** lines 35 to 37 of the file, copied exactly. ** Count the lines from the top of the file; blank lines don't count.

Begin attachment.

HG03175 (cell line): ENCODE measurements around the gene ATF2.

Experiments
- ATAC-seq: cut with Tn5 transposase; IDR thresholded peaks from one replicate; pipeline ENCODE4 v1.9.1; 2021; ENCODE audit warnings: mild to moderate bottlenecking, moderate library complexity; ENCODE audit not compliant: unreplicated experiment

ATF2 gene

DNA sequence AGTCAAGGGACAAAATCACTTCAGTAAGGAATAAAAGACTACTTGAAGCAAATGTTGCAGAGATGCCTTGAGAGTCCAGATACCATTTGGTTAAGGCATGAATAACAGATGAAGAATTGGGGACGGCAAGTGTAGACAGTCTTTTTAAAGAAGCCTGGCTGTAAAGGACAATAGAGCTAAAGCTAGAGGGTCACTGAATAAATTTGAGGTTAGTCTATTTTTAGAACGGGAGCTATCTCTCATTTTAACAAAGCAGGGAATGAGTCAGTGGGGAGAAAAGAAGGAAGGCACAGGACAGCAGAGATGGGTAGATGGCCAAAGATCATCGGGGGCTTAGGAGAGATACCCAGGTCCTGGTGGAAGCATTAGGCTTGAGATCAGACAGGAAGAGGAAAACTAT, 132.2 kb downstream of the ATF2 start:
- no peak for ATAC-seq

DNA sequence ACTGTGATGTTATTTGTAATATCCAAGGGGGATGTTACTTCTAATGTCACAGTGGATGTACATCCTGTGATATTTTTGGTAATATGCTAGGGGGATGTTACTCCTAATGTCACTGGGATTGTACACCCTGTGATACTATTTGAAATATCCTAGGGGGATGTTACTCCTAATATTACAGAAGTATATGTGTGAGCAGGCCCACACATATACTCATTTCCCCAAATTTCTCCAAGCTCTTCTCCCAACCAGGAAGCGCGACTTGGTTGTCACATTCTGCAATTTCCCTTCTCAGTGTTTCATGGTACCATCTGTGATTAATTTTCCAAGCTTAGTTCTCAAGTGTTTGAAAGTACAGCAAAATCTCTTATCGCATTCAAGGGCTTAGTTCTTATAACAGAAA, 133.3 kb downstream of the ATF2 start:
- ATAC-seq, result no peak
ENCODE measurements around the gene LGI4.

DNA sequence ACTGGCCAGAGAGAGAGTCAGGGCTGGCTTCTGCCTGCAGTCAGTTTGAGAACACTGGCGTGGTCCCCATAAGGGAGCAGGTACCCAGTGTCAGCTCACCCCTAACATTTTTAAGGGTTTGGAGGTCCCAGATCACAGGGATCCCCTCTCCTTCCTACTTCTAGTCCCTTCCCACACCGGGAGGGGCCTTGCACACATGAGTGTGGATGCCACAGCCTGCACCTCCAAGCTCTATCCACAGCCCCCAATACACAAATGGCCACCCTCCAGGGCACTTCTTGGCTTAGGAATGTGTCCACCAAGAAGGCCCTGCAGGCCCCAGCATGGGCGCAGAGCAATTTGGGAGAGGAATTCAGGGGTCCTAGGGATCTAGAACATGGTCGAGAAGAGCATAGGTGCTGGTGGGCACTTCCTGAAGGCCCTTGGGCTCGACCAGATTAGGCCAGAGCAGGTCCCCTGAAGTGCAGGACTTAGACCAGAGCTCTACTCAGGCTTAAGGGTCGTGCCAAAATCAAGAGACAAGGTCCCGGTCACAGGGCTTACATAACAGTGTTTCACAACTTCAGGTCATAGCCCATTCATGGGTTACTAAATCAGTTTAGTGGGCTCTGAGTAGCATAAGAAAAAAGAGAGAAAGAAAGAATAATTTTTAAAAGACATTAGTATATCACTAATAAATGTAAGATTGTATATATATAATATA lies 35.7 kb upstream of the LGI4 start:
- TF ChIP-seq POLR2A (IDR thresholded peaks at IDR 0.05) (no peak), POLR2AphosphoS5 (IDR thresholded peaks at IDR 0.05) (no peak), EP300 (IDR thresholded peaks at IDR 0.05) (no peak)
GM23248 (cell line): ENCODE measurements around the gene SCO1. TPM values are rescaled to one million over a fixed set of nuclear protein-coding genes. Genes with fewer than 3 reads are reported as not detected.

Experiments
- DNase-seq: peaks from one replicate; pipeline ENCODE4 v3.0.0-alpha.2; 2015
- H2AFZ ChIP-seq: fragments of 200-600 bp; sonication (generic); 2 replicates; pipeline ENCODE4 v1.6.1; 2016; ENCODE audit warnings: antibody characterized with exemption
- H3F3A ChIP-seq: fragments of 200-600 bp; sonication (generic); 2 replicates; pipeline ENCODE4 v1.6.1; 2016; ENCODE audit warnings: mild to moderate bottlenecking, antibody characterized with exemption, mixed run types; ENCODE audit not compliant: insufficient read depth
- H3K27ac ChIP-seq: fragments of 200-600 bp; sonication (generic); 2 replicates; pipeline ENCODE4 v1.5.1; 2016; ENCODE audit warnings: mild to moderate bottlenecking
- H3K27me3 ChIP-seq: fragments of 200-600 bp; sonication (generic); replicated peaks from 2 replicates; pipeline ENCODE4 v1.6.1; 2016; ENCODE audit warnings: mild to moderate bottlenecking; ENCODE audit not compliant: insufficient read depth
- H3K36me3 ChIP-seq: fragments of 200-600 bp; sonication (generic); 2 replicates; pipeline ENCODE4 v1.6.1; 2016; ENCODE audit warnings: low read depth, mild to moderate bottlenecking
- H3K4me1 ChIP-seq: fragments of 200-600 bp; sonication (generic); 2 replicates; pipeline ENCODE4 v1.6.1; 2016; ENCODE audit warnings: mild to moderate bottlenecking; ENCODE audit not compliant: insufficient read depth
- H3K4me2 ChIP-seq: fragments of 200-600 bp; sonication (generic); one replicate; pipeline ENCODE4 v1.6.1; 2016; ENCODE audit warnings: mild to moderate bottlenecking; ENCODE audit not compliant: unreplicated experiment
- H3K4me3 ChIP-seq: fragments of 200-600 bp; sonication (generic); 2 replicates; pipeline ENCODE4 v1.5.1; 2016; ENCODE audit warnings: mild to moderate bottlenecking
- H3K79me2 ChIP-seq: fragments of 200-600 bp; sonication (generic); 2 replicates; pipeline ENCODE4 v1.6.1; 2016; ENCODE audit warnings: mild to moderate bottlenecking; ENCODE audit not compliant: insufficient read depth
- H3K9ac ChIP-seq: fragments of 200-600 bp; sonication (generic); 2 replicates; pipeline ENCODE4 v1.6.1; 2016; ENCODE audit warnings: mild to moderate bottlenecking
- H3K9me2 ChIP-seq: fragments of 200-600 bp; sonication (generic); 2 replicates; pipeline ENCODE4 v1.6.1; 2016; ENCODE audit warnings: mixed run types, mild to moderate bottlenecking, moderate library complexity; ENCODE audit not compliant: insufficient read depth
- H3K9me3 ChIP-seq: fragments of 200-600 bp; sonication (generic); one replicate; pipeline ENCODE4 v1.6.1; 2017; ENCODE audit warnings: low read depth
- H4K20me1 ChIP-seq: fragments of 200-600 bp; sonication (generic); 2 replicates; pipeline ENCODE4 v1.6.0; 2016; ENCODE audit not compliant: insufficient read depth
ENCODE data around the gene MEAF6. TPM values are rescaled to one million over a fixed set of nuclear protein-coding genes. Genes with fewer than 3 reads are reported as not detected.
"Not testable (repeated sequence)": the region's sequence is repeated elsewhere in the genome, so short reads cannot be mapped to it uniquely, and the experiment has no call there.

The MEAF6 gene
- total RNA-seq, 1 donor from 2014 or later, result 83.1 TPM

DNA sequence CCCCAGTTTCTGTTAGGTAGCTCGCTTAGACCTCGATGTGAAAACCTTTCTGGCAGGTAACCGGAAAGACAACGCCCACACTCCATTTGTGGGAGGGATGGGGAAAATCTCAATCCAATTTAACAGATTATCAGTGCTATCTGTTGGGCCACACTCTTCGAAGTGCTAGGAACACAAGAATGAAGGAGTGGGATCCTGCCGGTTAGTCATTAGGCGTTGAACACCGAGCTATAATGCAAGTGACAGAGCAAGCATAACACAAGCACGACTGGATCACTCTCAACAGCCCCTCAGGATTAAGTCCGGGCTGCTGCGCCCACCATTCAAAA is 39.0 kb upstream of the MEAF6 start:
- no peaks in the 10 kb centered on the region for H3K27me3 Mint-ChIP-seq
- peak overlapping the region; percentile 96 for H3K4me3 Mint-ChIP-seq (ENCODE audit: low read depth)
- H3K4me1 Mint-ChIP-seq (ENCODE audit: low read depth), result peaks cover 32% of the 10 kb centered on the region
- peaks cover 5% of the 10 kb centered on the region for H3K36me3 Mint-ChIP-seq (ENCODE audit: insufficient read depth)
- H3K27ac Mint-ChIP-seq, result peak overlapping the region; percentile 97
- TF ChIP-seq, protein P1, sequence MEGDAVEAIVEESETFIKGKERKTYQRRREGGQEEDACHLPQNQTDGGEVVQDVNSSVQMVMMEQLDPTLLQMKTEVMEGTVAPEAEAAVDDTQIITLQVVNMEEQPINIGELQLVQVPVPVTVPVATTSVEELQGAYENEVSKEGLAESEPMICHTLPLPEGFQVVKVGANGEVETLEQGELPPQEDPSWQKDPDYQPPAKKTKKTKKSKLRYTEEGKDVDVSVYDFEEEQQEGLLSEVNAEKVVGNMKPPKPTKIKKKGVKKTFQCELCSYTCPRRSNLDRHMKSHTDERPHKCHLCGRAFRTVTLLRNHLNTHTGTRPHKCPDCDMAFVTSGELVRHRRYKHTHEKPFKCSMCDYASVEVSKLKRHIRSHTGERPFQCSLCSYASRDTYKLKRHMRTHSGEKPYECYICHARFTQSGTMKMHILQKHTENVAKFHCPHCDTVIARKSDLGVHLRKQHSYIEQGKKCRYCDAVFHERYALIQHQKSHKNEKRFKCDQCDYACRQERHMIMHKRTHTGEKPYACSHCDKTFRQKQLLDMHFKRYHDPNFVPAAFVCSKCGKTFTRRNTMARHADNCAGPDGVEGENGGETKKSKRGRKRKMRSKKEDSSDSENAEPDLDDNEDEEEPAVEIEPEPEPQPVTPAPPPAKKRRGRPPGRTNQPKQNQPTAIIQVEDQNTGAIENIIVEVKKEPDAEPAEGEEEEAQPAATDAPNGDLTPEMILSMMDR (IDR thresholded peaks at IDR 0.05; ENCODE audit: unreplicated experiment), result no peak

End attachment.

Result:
- H3K4me1 Mint-ChIP-seq (ENCODE audit: low read depth), result peaks cover 32% of the 10 kb centered on the region
- peaks cover 5% of the 10 kb centered on the region for H3K36me3 Mint-ChIP-seq (ENCODE audit: insufficient read depth)
- H3K27ac Mint-ChIP-seq, result peak overlapping the region; percentile 97